The Mutanda copper-cobalt mine, Democratic Republic of the Congo. Source: YouTube
Glencore Plc has the worst human rights record among miners of metals used in renewable energy, the Business & Human Rights Resource Centre said in a report.
The alleged abuses attributed to all companies range from attacks on activists to violations of environmental laws to forced relocations. Complaints about Glencore’s mines accounted for 64 out of the 495 allegations tracked by the London-based group between 2010 and 2021.
“Globally, Glencore has the worst record,” the group said in its transition minerals tracker released on Wednesday. “It was the company linked to the highest number of allegations in Africa, the second-highest in Asia Pacific, and third-highest in South America.”
The group, which tracks miners of six metals – copper, cobalt, lithium, manganese, nickel and zinc – said that two thirds of recorded allegations were against just 12 companies including some of the world’s biggest miners such as Anglo American Plc, BHP Group Ltd. and Codelco.
“Our code of conduct and human rights policy set out our commitment to upholding respect for the human rights of our workforce and host communities and in our supply chains,” Glencore said in a response to queries. “Our assets are located in diverse contexts, some in highly developed countries with strong legal and political frameworks and others in more challenging socio-political circumstances with a history of conflict, limited basic services and weak rule of law.”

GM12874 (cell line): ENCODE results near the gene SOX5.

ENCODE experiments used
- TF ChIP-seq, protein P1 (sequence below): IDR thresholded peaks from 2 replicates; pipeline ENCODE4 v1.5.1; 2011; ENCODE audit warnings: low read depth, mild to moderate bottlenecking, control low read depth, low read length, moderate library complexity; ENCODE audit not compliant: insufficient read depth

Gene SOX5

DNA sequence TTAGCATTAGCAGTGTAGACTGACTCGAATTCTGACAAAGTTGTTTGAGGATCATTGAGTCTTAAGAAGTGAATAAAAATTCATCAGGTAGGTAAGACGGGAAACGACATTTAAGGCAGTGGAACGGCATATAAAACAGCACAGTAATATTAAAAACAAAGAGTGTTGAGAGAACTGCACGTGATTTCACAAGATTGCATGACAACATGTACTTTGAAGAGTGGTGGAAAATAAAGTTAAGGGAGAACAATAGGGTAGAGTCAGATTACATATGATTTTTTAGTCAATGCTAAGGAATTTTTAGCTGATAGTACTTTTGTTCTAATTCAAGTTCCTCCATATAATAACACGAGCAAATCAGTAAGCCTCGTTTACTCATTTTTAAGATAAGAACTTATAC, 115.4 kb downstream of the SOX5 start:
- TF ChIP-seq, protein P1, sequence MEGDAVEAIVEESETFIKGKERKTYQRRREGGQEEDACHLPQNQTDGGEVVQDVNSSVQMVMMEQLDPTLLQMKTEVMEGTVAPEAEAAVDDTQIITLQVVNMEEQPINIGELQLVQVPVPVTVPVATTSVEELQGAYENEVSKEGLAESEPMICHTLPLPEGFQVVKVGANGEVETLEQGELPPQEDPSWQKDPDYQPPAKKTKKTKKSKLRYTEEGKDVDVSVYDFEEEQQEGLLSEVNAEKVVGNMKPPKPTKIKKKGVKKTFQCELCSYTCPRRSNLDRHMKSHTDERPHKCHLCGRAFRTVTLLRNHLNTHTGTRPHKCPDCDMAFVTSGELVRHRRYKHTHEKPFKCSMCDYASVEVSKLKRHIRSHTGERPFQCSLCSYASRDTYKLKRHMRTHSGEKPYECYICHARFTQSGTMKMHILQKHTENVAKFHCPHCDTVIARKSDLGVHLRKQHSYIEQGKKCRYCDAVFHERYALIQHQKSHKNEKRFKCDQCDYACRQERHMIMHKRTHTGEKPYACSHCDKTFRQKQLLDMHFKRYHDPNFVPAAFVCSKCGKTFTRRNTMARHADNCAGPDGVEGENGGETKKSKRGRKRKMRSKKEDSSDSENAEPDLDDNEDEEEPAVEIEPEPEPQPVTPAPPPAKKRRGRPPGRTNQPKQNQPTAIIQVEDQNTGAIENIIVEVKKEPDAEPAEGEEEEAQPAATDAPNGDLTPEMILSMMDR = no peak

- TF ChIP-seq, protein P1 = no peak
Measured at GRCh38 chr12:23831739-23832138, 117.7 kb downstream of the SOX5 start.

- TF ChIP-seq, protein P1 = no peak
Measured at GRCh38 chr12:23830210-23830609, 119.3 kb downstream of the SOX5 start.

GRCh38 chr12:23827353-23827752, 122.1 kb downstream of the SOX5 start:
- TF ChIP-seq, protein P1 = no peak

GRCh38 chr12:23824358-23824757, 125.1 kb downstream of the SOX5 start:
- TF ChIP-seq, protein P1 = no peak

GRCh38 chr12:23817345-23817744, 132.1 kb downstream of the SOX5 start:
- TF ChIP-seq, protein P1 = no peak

The company said it measures and monitors its impact on communities and strives to improve and “report transparently on the challenges and progress in this area.”
The level of human rights infringements threatens to slow the extraction of metals needed in the world’s race to produce battery storage and electric vehicles, the center said.
“As attacks on human rights and environmental defenders and incidents of water pollution mount, the industry is provoking community action, losing public support and endangering urgent investment,” Jessie Cato, natural resources & human rights programme manager at the group, said in a statement.
Human rights abuses impacting local communities and civil society organizations accounted for 63% of the allegations, the group said. Allegations ranged from the killing of protesters to infringement of the land and forest rights of local communities. The bulk of environmental complaints related to water access of pollution.
In Africa, almost two thirds of the allegations were recorded in the Democratic Republic of Congo, the world’s biggest cobalt producer and Africa’s largest miner of copper. The allegations range from the use of child labor to the denial of freedom of association.
Peru had the most cases in South America while Indonesia led the ranking in Asia.
(By Antony Sguazzin)